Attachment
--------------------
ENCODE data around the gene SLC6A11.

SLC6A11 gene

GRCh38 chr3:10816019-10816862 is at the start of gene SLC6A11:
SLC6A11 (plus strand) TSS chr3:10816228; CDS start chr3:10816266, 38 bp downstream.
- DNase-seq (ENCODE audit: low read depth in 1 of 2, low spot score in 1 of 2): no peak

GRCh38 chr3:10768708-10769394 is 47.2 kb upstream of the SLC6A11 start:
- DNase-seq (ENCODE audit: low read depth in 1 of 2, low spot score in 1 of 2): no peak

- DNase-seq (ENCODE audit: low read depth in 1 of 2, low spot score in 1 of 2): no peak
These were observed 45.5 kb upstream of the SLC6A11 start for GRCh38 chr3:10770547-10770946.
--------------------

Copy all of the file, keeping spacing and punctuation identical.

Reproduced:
ENCODE data around the gene SLC6A11.

SLC6A11 gene

GRCh38 chr3:10816019-10816862 is at the start of gene SLC6A11:
SLC6A11 (plus strand) TSS chr3:10816228; CDS start chr3:10816266, 38 bp downstream.
- DNase-seq (ENCODE audit: low read depth in 1 of 2, low spot score in 1 of 2): no peak

GRCh38 chr3:10768708-10769394 is 47.2 kb upstream of the SLC6A11 start:
- DNase-seq (ENCODE audit: low read depth in 1 of 2, low spot score in 1 of 2): no peak

- DNase-seq (ENCODE audit: low read depth in 1 of 2, low spot score in 1 of 2): no peak
These were observed 45.5 kb upstream of the SLC6A11 start for GRCh38 chr3:10770547-10770946.